Here are the bike links from around the world that caught our eyes this week:
Modest anti-theft proposal: VengeCycle.com promises to “make thieves think twice about taking your bicycle” by strapping a GPS-activated explosive to the handlebars. (“Damage is generally limited to the hands and is not considered lethal. … You will have to purchase a new handlebar. … Make sure to check that unlicensed use of explosives is legal in your state beforehand.”)
Open streets: Here’s a map of every ciclovia festival in the Americas, Sunday Parkways included.
Subsidizing congestion: The federal tax benefit for workplace parking costs income taxpayers $7.3 billion a year and adds 820,000 cars to the road.
Suburbanizing biking: Copenhagen’s latest initiative is the “cycling superhighway,” dedicated paths designed for hour-long commutes from the suburbs. It’s planned a 290-mile system.
Biking payoff: The U.K.’s Department of Transport calculates the average public dollar invested on biking returns $5.50 in social benefits.
Nondriving dividend: Why is New York City so rich? The $19 billion it saves annually through low car ownership can’t hurt.
Road-rage verdict: A woman who deliberately sideswiped a Seattle man while he rode his bike on a neighborhood greenway, then fled, was found guilty Friday of second-degree assault.
E-bike stereotypes: Bikes have escaped their image as toys for the young; today, e-bikes are escaping an image as toys for the old.
Bike-through brawl: When a man on a bike refused to leave a Florida Taco Bell’s late-night drive-through window until he was served, employees called 911. He got in a fight with police and was arrested.
E-bikes and sprawl: E-bikes are “just bandaid solutions to the problem of sprawl,” argues Stephen Fleming. The real fix, he says: 1800s-style dense development.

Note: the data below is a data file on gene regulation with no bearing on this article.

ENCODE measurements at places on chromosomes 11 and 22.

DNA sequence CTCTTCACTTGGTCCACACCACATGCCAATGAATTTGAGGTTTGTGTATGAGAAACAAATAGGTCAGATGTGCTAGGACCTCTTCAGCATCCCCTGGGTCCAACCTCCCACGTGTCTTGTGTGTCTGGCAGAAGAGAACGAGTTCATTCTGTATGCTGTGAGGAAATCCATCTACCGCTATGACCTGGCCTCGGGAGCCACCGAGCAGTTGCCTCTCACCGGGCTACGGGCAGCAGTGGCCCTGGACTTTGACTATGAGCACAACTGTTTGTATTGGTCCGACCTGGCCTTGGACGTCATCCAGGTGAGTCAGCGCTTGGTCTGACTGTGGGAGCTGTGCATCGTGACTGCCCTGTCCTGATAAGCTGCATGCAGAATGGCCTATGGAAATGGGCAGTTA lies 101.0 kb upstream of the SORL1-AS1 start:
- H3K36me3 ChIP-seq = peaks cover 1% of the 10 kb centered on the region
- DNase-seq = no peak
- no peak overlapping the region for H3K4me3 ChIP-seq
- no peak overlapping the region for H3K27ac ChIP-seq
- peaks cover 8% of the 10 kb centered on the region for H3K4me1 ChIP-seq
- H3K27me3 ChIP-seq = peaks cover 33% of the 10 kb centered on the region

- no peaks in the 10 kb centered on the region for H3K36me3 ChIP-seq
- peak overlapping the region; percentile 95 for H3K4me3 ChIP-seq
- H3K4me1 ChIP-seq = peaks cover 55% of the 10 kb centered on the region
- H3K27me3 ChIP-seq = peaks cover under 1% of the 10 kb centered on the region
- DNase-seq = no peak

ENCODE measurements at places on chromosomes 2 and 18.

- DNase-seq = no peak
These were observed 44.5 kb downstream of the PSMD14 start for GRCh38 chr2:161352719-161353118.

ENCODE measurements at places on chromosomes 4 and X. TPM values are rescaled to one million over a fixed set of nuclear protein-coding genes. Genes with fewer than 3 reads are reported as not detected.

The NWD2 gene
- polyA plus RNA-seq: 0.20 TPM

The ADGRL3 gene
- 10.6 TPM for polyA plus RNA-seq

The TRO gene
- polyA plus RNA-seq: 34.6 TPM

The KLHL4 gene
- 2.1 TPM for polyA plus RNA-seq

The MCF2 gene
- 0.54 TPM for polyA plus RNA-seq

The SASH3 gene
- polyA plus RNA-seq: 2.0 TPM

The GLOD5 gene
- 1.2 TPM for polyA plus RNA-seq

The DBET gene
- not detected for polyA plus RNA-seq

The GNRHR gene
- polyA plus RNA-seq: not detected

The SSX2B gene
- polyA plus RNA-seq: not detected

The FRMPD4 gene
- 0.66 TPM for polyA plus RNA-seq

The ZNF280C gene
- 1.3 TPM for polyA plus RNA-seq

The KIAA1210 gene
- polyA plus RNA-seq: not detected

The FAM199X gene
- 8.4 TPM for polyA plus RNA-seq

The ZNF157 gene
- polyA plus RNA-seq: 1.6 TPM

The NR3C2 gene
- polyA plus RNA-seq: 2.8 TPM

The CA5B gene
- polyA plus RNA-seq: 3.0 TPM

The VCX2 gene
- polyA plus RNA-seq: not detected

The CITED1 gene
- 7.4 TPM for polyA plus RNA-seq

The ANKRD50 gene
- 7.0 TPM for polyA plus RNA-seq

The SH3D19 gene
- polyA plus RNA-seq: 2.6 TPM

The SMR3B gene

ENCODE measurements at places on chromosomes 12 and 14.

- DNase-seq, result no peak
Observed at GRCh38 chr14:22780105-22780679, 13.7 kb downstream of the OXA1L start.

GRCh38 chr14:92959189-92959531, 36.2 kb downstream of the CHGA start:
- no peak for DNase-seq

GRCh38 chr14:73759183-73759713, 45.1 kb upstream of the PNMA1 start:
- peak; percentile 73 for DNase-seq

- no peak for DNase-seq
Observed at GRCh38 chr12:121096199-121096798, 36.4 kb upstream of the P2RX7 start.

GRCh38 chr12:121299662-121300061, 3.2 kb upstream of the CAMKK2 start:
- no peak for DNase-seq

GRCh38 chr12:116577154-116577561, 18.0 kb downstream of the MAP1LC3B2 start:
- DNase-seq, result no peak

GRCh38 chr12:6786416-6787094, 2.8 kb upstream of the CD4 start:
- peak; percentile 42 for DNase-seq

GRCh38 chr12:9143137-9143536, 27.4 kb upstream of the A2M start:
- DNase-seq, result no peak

Transportation palace: San Francisco’s planned Transbay Terminal looks like a worthy heir to Grand Central Station.
Car man: When a Beijing resident tried to beat a traffic jam by driving in a protected bike lane, one fellow stood in the way.
Bono’s wipeout: The U2 frontman’s “high energy” bike crash, caused when he swerved to avoid someone else riding through Central Park, broke his arm, his left eyesocket, his left pinky finger and his shoulder blade in three places.
car2go for bikes: Social Bicycles’ dockless, solar-powered shared bikes are now in 13 cities, adding four more in 2015.
Free-parking crowds: Clark County’s elimination of parking fees from public parks has led to “rowdy new activity,” some complain.
“Ticket tackling”: Vision Zero in action at the New York Police Department involves forcing red-light runners to stop when asked:
— byron@bikehugger (@bikehugger) November 21, 2014
Vision zero vision: Here’s the statement of principles approved by 300 urban leaders, policymakers and civic authorities at this month’s Vision Zero symposium in New York City.
Road-tested ideas: NYC Mayor Bill de Blasio sees nothing speculative about Vision Zero: “These are tried and tested ideas. Ideas that work.”
Signal jamming: NYC activists crashed the 50th anniversary celebration for the Verrazano Bridge with a 200-foot banner calling for it to add biking and walking paths.
Autonomous taxis: Skepticism of driverless carsharing reminds Morgan Stanley automotive analyst Adam Jonas of the case against cars. “Why would any rational person want to replace the assuredness of that hot horse body trustily pulling your comfortable carriage?”
Finally, your video of the week is a time capsule of impressive fixie tricks from 1965. (BP reader Jessica Roberts also notes that Yokoi’s costume would look great on every BMX freestyle performer.)
CORRECTION: The original version of this post referred to VengeCycle.com as a “spoof site.” The CEO of VengeCycle says that while the product is “unlikely” to ever be sold in the U.S., it is “unquestionably a real product.” We regret the error.
Michael Andersen was news editor of BikePortland.org from 2013 to 2016 and still pops up occasionally.